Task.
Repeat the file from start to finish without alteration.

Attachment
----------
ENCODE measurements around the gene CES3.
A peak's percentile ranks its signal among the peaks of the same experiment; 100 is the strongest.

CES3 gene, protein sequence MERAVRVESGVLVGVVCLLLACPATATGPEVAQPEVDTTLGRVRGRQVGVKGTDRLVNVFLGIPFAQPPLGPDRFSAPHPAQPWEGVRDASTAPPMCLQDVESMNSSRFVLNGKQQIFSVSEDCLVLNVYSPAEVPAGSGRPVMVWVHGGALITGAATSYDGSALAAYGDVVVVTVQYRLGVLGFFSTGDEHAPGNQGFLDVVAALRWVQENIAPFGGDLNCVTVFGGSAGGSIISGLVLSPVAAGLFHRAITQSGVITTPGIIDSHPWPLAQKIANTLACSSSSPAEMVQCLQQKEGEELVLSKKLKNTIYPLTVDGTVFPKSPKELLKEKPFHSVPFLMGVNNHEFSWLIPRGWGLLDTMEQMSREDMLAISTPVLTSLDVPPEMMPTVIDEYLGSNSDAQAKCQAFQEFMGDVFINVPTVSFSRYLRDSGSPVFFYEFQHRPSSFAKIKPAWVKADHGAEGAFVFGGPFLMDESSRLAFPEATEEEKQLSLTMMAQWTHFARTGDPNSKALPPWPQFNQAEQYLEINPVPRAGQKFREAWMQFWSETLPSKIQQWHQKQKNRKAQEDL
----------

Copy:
ENCODE measurements around the gene CES3.
A peak's percentile ranks its signal among the peaks of the same experiment; 100 is the strongest.

CES3 gene, protein sequence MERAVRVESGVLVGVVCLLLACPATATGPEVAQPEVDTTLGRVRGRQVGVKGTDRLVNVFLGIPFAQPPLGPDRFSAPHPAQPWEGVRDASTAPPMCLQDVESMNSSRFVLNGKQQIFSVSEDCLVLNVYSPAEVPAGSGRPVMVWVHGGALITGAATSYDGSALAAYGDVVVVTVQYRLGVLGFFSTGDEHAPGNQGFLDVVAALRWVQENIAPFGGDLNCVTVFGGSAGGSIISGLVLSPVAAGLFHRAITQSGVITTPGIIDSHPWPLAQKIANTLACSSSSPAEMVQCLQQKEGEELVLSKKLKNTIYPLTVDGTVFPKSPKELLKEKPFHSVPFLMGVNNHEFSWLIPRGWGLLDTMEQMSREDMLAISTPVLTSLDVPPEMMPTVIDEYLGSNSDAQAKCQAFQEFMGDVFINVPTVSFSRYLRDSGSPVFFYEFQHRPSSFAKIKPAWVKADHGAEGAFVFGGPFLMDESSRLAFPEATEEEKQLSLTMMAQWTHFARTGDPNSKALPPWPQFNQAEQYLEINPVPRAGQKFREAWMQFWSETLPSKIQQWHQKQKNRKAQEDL